By Len Ziehm

Myrtle Beach,a South Carolina golf hotbed,  has been at least an annual stop for the last 13 years, but our latest visit was different than all the others. Our travel writing itinerary called for stops at three courses – one on the south side of town (Caledonia), one centrally located (World Tour Golf Links) and one on the north end (Barefoot’s Love Course).

There were other aspects that made this one special. In Caledonia we returned to one of the most decorated of Myrtle Beach’s nearly 100 courses.  In World Tour Golf Links we uncovered a course that we had not even heard of prior to this year’s visit, and in the Love Course we got our first good taste of a four-course facility that holds a unique place in golf history.

As you might imagine, all three have their own story to tell.

With sister course True Blue standing nearby the golf opportunity Caledonia offers is unmatched in South Carolina’s Grand Strand area.  All the major golf publications have recognized the beauty of Caledonia, to say nothing of the good food served in its clubhouse.

The late Mike Strantz designed the layout officially known as the Caledonia Golf & Fish Club on Pawleys Island. It was named Golf Digest’s Best New Course of 1997.  Strantz, who was based in South Carolina and succumbed to cancer at age 50 in 2005, also designed True Blue and Tobacco Road, another well-regarded Carolina layout.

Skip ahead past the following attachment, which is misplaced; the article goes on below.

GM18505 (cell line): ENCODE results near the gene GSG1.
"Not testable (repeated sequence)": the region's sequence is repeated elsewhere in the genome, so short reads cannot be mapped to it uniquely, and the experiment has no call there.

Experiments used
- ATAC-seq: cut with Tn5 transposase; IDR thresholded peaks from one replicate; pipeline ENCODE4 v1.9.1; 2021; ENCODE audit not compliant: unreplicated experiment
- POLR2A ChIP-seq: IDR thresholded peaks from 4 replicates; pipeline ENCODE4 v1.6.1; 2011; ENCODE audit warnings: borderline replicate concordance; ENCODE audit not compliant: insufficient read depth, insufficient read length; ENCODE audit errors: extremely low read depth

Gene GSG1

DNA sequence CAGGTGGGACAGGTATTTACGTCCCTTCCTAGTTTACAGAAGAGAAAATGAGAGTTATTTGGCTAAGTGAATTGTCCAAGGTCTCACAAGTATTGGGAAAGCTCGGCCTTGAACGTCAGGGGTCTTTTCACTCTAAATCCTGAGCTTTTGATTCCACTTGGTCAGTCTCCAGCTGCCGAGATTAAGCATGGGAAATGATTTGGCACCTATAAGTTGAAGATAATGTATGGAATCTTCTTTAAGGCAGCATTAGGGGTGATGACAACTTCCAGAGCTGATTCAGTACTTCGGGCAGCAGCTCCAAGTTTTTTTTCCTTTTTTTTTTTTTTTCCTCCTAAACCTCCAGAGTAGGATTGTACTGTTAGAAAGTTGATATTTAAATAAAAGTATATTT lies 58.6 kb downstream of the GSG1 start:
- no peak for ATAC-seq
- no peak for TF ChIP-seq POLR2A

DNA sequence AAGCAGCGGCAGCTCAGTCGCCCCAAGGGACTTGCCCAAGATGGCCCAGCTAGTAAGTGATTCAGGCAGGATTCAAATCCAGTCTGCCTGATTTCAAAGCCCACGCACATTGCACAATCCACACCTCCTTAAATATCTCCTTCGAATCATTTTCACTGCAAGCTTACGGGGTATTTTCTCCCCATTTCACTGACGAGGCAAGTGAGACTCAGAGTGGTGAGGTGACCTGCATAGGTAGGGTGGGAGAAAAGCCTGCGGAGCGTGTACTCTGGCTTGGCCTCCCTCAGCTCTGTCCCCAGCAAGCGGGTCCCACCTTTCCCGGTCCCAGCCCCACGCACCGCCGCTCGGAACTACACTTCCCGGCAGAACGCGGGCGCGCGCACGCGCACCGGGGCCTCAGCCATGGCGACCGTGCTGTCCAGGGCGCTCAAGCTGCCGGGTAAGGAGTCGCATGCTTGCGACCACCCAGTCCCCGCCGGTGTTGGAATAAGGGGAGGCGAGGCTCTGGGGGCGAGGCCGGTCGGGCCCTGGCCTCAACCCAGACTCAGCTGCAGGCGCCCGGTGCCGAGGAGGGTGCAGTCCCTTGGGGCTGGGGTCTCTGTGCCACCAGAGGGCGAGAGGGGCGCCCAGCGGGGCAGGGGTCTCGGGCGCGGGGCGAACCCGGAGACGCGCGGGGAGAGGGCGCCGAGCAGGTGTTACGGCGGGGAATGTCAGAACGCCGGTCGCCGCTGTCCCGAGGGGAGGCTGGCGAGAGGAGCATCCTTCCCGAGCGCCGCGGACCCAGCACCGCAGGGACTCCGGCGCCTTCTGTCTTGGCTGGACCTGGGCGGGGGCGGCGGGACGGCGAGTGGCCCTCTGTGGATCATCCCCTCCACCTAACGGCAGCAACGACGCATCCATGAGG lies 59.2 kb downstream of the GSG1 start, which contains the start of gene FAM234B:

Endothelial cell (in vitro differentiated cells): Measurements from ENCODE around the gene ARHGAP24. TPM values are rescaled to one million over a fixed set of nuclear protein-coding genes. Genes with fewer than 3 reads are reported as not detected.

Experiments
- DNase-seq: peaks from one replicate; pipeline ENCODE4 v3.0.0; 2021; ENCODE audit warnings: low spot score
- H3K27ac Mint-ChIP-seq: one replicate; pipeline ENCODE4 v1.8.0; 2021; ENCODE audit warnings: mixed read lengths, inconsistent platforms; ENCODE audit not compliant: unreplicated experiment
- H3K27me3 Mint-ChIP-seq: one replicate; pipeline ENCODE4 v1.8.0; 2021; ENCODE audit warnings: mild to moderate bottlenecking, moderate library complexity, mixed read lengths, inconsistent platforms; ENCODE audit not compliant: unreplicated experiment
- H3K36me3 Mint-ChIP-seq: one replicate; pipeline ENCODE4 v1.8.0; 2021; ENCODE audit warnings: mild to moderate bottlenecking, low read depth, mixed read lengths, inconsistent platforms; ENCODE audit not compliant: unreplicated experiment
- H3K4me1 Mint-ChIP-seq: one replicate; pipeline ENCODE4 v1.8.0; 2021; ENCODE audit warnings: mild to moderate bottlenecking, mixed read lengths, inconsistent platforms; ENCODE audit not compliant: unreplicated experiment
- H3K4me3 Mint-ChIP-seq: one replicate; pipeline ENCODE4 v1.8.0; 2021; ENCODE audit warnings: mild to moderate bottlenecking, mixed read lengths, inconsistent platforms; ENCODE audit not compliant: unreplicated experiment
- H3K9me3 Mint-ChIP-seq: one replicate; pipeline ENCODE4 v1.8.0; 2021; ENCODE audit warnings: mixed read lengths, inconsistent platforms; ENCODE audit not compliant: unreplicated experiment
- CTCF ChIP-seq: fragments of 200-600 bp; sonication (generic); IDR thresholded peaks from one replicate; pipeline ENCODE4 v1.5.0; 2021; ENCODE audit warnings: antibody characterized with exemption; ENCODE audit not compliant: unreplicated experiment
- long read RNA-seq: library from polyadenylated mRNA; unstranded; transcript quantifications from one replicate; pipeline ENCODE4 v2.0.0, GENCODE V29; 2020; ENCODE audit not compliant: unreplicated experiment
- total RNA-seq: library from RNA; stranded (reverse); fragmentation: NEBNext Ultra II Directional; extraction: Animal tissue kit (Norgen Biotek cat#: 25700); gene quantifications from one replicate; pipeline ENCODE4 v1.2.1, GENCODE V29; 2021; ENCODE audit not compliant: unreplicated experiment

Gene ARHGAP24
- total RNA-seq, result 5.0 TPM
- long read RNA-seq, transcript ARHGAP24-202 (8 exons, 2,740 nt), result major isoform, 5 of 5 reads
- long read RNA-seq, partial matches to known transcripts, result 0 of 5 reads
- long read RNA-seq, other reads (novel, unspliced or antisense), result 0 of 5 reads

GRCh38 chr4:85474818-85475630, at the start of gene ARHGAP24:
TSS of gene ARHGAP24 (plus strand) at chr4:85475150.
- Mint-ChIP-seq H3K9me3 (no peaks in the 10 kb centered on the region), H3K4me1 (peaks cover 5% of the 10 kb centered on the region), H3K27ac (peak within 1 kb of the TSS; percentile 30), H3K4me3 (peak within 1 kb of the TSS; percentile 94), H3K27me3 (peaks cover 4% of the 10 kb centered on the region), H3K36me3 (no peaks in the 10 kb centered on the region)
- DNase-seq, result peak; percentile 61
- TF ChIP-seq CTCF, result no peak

I find it hard to pick a course better than Caledonia in the Myrtle Beach area, but a survey of club professionals was conducted two years ago and Caledonia was ranked second behind the Dunes Club.

Caledonia was on our schedule in the early years of our Myrtle Beach visits, but we hadn’t been back for at least six years. In the early years we loved it, even when we had rounds in difficult weather.  This time we had an early morning teeoff in bright sunshine – and the course seemed even nicer than it was in our early visits. Given all that has happened in the golf world in recent years, we found that a most pleasant surprise. More